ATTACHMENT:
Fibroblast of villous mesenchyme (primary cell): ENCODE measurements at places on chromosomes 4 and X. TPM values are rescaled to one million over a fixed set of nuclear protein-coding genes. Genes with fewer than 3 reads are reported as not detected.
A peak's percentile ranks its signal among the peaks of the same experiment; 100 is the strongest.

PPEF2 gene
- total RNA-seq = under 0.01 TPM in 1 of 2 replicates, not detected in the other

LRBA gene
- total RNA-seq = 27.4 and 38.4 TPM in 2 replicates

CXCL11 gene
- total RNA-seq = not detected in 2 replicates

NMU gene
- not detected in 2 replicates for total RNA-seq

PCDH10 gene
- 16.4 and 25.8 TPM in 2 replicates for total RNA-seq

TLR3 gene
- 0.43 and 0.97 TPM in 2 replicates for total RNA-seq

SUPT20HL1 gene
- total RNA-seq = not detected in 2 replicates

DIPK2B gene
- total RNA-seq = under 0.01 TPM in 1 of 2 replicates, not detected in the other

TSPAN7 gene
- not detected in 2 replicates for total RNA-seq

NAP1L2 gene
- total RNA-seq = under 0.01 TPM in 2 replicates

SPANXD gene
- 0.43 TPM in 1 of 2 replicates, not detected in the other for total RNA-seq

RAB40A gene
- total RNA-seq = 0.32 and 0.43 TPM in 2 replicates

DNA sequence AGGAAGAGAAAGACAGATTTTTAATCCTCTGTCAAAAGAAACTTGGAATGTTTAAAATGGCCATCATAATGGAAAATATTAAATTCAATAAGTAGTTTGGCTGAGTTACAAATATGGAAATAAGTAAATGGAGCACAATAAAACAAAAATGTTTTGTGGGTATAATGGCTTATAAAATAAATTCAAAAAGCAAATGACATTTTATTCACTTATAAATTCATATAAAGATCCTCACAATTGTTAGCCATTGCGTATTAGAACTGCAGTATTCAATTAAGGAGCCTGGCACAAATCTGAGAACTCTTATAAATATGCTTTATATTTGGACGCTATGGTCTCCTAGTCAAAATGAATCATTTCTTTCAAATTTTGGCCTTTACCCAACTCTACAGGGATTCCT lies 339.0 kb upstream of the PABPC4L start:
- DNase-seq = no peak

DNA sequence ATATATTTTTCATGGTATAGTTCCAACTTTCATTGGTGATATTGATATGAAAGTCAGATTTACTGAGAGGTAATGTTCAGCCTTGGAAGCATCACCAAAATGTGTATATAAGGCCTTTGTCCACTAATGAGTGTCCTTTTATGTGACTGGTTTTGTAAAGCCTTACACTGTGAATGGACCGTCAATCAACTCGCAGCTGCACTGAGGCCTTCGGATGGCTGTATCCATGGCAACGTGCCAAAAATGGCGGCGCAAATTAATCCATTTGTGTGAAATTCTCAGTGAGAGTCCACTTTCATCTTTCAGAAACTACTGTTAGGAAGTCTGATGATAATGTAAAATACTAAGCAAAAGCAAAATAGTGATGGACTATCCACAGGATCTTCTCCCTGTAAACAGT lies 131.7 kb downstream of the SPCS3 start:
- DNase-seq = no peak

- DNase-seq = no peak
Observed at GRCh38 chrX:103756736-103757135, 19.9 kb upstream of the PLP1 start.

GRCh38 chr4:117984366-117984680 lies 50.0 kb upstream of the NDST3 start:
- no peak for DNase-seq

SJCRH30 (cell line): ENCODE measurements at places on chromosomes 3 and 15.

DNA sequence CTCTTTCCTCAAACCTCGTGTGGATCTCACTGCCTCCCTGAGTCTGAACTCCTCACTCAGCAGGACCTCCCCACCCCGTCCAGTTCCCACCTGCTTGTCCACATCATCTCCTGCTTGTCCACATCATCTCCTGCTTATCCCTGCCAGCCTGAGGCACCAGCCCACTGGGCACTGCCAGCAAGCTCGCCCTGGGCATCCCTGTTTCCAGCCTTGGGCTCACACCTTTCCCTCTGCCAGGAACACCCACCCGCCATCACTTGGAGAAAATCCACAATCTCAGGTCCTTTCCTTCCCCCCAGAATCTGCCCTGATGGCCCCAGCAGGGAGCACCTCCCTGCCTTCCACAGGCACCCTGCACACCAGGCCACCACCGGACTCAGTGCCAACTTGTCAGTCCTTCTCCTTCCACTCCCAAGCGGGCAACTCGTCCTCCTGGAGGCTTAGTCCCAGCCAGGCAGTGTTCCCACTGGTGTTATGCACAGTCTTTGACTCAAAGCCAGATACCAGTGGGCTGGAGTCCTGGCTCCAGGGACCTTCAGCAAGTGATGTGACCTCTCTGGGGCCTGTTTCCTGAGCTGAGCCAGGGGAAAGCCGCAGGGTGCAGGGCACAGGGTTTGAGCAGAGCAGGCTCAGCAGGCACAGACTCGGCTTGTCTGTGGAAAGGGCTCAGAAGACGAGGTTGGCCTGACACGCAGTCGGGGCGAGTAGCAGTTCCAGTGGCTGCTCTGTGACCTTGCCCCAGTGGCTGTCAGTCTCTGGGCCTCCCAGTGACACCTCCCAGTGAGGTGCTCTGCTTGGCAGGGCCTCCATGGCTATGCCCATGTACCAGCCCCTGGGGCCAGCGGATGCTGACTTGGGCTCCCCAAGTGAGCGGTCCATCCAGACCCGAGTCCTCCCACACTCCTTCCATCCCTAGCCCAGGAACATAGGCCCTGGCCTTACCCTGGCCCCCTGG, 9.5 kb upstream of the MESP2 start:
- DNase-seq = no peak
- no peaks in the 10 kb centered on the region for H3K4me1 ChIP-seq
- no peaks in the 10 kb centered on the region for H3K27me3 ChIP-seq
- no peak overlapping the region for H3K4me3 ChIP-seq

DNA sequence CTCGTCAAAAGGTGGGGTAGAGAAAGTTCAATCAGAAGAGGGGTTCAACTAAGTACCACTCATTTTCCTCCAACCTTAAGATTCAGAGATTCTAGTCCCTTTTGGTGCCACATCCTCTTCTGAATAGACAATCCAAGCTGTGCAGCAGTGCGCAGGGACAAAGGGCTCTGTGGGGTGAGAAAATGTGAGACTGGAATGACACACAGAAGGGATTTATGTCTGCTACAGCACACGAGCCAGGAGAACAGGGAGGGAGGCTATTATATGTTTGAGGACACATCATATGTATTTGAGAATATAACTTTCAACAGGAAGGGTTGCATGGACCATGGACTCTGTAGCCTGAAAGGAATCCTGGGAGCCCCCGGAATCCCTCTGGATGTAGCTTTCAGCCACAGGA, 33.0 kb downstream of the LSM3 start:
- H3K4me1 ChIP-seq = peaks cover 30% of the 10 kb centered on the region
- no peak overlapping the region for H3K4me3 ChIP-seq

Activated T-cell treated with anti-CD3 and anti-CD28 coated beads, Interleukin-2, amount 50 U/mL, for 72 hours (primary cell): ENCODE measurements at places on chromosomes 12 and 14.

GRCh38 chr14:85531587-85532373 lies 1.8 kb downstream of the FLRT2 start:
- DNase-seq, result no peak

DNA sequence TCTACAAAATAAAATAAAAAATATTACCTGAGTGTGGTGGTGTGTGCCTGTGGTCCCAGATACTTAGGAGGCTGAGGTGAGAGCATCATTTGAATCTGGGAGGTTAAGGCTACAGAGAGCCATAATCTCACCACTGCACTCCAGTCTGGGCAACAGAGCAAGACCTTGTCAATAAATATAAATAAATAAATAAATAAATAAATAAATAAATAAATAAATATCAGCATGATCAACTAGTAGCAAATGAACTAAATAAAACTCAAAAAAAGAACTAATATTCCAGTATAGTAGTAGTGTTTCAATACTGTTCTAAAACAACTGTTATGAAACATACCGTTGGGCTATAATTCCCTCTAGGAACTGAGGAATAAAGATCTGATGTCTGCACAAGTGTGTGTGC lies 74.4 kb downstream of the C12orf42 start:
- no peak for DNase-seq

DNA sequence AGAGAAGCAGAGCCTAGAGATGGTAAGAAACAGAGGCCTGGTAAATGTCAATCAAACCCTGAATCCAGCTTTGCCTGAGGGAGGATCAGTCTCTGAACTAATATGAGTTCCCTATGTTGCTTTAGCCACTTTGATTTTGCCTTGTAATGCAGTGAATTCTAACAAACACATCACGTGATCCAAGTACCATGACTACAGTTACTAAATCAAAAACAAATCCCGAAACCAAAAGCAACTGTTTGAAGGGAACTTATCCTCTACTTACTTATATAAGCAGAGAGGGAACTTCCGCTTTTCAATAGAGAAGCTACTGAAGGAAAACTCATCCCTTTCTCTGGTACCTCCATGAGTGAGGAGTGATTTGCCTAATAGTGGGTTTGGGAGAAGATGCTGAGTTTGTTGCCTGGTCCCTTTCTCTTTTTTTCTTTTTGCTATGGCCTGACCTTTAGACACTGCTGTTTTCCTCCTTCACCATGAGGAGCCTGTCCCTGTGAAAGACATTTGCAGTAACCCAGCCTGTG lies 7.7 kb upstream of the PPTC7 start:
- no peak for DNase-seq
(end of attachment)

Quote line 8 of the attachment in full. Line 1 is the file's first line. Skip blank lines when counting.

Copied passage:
- total RNA-seq = not detected in 2 replicates